This chapter is intended to elaborate on the existing academic literature addressing the migration of constitutional ideas. Through an examination of ongoing efforts to enshrine “defamation of religion” as a violation of international human rights, the author confirms that the phenomenon of migration is not restricted to positive constitutional norms, but rather also encompasses negative ideas that ultimately may serve to undermine international and domestic constitutionalism. More specifically, the case study demonstrates that the movement of anti-constitutional ideas is not restricted to the domain of “international security” law, and further, that the vertical axis linking international and domestic law is in fact a two-way channel that permits the transmission of domestic anti-constitutional ideas up to the international level.

In reaching the findings presented herein, the chapter also adds to the universalism–relativism debate by demonstrating that allowances for “plurality consciousness” on the international level may in certain instances undermine fundamental norms previously negotiated and accepted as authoritative by the international community. From this perspective, the movement in favor of prohibiting “defamation of religion” is not merely a case study that helps to expand our understanding of how anti-constitutional ideas migrate, but also indicative of a reenergized campaign to challenge the status, content, and stability of universal human rights norms.

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Special Issue Human Rights: New Possibilities/New Problems
Type: Book
ISBN: 978-1-78052-252-4

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Book part
Publication date: 12 November 2018

Diane Felmlee, Paulina Inara Rodis and Sara Chari Francisco

Online aggression represents a serious, and regularly occurring, social problem. In this piece the authors consider derogatory, harmful messages on the social media…

Abstract

Online aggression represents a serious, and regularly occurring, social problem. In this piece the authors consider derogatory, harmful messages on the social media platform, Twitter, that target one of three groups of women, Asians, Blacks, and Latinx. The research focuses on messages that include one of the most common female slurs, “b!tch.” The findings of this chapter reveal that aggressive messages oriented toward women of color can be vicious and easily accessible (located in fewer than 30 seconds). Using an intersectional approach, the authors note the distinctive experiences of online harassment for women of color. The findings highlight the manner in which detrimental stereotypes are reinforced, including that of the “eroticized and obedient Asian woman,” the “angry Black woman,” and the “poor Latinx woman.” In some exceptions, women use the term “b!tch” in a positive and empowering manner, likely in an attempt to “reclaim” one of the common words used to attack females. Applying a social network perspective, we illustrate the tendency of typically hostile tweets to develop into interactive network conversations, where the original message spreads beyond the victim, and in the case of public individuals, quite widely. This research contributes to a deeper understanding of the processes that lead to online harassment, including the fortification of typical norms and social dominance. Finally, the authors find that messages that use the word “b!tch” to insult Asian, Black, and Latinx women are particularly damaging in that they reinforce traditional stereotypes of women and ethno-racial minorities, and these messages possess the ability to extend to wider audiences.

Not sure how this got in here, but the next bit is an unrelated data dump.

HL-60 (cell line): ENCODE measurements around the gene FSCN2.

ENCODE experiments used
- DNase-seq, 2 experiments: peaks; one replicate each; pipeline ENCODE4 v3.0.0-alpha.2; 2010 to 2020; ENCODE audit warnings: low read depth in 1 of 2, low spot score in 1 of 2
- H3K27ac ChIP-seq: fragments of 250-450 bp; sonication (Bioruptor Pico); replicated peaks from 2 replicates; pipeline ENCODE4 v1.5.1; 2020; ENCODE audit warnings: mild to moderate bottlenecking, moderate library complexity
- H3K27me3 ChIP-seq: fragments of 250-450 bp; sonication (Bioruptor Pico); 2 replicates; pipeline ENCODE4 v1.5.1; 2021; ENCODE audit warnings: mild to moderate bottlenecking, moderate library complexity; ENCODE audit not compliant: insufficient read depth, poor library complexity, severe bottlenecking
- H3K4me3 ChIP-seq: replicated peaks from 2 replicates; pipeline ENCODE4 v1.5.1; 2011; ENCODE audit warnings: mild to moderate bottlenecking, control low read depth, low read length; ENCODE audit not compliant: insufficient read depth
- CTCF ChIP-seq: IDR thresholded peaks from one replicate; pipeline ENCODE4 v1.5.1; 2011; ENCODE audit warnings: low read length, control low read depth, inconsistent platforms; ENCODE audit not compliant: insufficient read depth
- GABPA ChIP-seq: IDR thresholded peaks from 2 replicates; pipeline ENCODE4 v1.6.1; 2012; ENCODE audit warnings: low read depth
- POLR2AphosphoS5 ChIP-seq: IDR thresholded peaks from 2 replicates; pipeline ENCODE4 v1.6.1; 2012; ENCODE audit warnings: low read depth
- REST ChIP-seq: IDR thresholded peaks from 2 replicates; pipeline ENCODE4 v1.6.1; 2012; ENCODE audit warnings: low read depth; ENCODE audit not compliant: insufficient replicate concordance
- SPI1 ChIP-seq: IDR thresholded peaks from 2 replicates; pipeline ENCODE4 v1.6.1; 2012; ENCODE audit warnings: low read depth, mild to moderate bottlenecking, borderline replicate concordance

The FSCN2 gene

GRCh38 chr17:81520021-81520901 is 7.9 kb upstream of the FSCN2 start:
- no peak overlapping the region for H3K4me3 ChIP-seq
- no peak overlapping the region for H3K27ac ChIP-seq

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Book part
Publication date: 13 July 2016

Christopher D. Moore and Christabel L. Rogalin

Identifies where status and identity processes converge in social interaction and when one process may become more consequential than the other.

Abstract

Purpose

Identifies where status and identity processes converge in social interaction and when one process may become more consequential than the other.

Methodology/approach

Drawing upon existing experimental data, we illustrate how affect control theory and status characteristics theory make seemingly contradictory predictions in certain limited interactions and propose a theoretical framework to potentially reconcile these differences.

Findings

Three pivot points are identified at which status and identity processes meet and then one of the processes more strongly predicts interaction outcomes.

Research limitations/implications

The chapter represents a starting point for future research examining situations where status and identity processes converge.

Originality/value

We suggest ways to empirically test related claims made by both theories in an array of circumstances.

Details

Advances in Group Processes
Type: Book
ISBN: 978-1-78635-041-1